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A.M. Sri Nurestri, K.S. Sim and A.W. Norhanom, 2009. Phytochemical and Cytotoxic Investigations of Pereskia grandifolia Haw. (Cactaceae) Leaves. Journal of Biological Sciences, 9: 488-493.

DOI: 10.3923/jbs.2009.488.493

URL: https://scialert.net/abstract/?doi=jbs.2009.488.493

INTRODUCTION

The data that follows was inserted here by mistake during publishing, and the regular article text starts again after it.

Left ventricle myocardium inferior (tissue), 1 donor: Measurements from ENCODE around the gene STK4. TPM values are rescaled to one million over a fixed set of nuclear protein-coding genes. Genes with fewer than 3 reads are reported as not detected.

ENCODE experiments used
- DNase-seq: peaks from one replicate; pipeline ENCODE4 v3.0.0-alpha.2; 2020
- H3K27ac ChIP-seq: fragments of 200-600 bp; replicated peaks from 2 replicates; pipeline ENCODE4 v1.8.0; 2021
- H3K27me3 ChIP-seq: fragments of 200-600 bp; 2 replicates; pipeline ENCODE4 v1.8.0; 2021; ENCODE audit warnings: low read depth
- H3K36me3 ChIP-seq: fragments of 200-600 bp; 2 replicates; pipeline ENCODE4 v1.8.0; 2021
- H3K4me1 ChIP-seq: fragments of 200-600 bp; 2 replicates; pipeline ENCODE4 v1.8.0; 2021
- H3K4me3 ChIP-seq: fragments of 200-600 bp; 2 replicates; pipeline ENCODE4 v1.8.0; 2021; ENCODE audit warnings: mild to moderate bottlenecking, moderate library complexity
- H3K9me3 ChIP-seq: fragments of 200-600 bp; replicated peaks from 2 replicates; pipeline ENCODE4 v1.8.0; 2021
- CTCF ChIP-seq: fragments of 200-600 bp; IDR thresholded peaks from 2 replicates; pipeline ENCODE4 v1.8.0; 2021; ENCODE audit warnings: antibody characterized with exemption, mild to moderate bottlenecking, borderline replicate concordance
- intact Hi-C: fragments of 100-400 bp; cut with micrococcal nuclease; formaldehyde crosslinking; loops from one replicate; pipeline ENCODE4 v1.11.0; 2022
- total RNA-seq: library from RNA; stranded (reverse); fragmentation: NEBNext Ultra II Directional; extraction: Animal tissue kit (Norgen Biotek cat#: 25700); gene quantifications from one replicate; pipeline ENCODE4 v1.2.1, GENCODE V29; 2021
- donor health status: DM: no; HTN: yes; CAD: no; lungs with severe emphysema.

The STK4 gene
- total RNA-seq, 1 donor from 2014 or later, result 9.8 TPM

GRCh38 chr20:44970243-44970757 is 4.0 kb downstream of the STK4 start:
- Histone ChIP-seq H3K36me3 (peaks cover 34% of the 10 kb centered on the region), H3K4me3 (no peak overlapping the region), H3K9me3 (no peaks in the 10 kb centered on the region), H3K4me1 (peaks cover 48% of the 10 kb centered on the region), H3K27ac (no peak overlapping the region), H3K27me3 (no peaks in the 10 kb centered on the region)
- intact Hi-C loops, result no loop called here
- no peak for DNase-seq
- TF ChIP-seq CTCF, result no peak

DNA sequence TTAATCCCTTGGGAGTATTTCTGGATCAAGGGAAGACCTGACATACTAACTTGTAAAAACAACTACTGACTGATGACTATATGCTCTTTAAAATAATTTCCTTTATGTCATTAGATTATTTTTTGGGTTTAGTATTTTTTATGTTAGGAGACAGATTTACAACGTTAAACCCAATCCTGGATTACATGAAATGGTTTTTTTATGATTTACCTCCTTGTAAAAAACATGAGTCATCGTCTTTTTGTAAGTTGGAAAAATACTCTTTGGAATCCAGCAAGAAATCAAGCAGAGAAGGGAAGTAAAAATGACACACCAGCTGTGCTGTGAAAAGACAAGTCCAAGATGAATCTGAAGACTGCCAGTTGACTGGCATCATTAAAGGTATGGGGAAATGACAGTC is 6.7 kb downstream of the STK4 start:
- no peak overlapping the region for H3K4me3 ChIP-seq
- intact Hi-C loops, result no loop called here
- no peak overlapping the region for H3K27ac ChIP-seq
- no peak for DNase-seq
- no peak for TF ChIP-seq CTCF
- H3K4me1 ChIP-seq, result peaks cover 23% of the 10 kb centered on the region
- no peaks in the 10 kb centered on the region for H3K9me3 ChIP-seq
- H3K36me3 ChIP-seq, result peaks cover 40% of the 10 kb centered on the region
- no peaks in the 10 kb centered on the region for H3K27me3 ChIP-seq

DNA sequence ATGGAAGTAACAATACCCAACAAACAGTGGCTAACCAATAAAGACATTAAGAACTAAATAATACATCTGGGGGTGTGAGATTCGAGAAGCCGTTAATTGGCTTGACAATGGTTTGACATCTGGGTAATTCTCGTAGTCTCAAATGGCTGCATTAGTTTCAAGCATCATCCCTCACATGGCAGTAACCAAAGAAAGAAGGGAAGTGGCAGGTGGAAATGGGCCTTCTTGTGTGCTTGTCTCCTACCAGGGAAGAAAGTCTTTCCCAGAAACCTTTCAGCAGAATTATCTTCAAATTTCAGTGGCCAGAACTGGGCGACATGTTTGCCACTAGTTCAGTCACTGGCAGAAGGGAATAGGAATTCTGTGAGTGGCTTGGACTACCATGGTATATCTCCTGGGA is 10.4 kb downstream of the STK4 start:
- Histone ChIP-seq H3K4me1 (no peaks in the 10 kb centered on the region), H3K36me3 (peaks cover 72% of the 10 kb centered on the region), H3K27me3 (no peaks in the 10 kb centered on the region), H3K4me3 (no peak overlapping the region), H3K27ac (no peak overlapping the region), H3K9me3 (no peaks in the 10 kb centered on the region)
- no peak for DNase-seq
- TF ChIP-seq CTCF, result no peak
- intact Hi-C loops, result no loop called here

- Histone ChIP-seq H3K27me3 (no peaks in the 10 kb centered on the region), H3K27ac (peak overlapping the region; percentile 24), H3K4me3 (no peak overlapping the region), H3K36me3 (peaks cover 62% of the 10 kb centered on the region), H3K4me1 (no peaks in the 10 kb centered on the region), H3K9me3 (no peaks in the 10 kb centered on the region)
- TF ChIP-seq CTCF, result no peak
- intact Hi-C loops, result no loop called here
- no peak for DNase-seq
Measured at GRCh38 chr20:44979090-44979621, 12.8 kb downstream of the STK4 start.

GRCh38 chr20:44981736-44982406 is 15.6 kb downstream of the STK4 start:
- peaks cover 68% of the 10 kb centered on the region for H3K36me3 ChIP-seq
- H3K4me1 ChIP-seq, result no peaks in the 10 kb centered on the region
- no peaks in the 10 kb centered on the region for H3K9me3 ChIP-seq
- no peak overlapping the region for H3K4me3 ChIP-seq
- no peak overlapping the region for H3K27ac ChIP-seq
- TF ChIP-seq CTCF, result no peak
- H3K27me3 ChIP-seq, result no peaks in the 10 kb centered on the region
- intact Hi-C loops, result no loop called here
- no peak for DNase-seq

To date, mortality resulting from common forms of cancer is still unacceptably high. Researchers are increasingly turning their attention to folk medicine for new leads to develop better drugs against cancer (Galal et al., 1991; Hoffmann et al., 1993). Natural products have provided an endless supply of active compounds as source of medicine. Many pharmaceutical agents have been discovered by screening natural products from plants, animals, marine organisms and microorganisms. It is generally known ethnomedical data provides substantially increased chance of finding active plants relative to random approach (Tan et al., 2005).